What Type of Startup Community Should You Start?
The kind of community you start will directly relate to the benefits you will see from your investment.
Since 80% of startups are now saying they have a community, it’s important for those considering starting a community to understand the options in front of them.
There are several types of communities you can start, I hope to explain them, their differences, and benefits in this post.
Let’s jump in…
Social Media Community
Sometimes social media management is considered community. This just refers to your public profiles on Facebook, Pinterest, Twitter, etc as communities. However, fans of social media profiles don’t usually see these as community at all, they are more like broadcasting platforms.
But it is good to have these profiles and they are useful in getting traffic, sharing news, and showing the personality of your business. The main benefit of communities (building connections) is difficult to achieve on these profiles and therefore the feedback you might hope to get is quite low, let’s call it feedback level 1.
Getting started: Easy & Free
Pros: You should have the accounts for public appearances anyway.
Cons: You won’t get most of the benefits of having a community.
Example Communities: Taco Bell, McDonalds, Oreos
A lot of SaaS companies have support communities and these are generally support forums where members can share their questions and answers in a public area. The company can monitor for wrong answers, and uses the forum to save costs on support, as well as to find the biggest gaps in their documentation.
This is a great way to get your feet wet in community without spending too much and while seeing a cost savings for your support department. However, feedback here only comes from customers who have an issue or problem so it tends to be negative and it isn’t a true representation of how your audience feels about a given issue.
Relationships built in this forum tend to be between the company and their most active helpful users.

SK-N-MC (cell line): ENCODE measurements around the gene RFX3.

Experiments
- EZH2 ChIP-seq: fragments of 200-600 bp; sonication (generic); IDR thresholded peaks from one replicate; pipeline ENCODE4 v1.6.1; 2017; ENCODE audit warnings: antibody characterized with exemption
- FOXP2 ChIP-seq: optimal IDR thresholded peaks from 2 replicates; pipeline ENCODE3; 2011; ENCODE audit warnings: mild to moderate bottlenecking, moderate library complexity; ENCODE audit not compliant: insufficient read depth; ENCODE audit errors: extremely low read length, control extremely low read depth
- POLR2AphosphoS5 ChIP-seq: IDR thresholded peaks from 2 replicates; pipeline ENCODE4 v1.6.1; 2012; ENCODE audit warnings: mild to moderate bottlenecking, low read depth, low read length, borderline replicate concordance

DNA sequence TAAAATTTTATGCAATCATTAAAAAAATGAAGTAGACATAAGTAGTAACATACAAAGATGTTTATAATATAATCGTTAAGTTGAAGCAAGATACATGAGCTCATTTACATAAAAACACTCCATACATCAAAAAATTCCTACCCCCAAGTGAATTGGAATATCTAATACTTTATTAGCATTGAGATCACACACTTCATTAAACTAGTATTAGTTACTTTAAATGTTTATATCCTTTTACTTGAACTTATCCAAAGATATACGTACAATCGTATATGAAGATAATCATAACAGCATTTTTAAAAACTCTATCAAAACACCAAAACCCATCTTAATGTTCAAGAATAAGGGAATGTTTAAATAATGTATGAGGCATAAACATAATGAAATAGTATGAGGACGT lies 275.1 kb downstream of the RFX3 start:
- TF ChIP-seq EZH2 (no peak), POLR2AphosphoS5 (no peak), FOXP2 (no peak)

Getting started: Easy and tends to be included with your support software
Pros: Save money on answering support questions publicly and getting help from users.
Cons: Little feedback or conversation that helps drive the company.
Example Communities: Square, Ebay Buyers, Vox Media
This next level of community can be quite intense. It involves carving out exactly who you want to serve among customers. It might be your entire fanbase (such as free and premium users) or just your users.
You will see a bigger investment if you decide to include your entire fanbase, and you will also get the lucrative feedback, relationships, and business development that comes with community.
If you decide to stick with your users only, you will have fewer topics and discussions, however this is still very valuable because all of the feedback comes from paying users. On the other hand, when you allow anyone to join your opportunities for business development considerably grow.
Getting started: Harder, consider a real community platform
Pros: getting a true understanding of your customers/users and their needs
Cons: large time and monetary investment
Example Communities: Codecademy, Evernote, Buffer, HubSpot, Trello
Probably my favorite type of community, a topic community is one that goes beyond your company and is seen as an authority for a certain topic. The topic could be dog health, WordPress, data science, AI, sales or marketing. Really any topic fits for a topic community. Membership isn’t specific to your customers, meaning your exposure can grow exponentially. And your opportunities for innovation from these communities are the highest.
On the other hand, these communities tend to need the highest level of investment, meaning multiple community managers, loads of content, events, and partnerships. However, all of the biggest opportunities come from these communities.
Getting Started: Hard and expensive you’ll need a platform that can scale.
Pros: Exposure to entire industry, highest level of innovation
Cons: Expensive to start and run
Example Communities: Inbound.org, GrowthHackers, Startup Grind
Service/Product Provider Community (Marketplace)
Among marketplaces, a lot of companies have adopted communities for their service or product providers. The point of these groups is to bring people together who are providing the items for sale, that a company profits off, by putting these groups together the providers learn from each other. The company learns more about the providers’ needs and can create programs and content that help the providers grow, thus helping the company increase revenue.
In these communities the community manager focuses on helping the provider succeed, and aligning company departments with the needs of the providers. This could mean working with design, product, customer success, changing sales policies, etc. Stories and feedback from providers will also help in marketing and sales, especially when it comes to increasing business development opportunities.
Getting Started: Requires internal dedication from marketing to bring awareness to providers.
Pros: Specifically linked to ROI
Cons: It can be difficult to get other departments on board with changes.
Example Communities: Udemy, Udacity, eBay (powersellers), Creative Market, Airbnb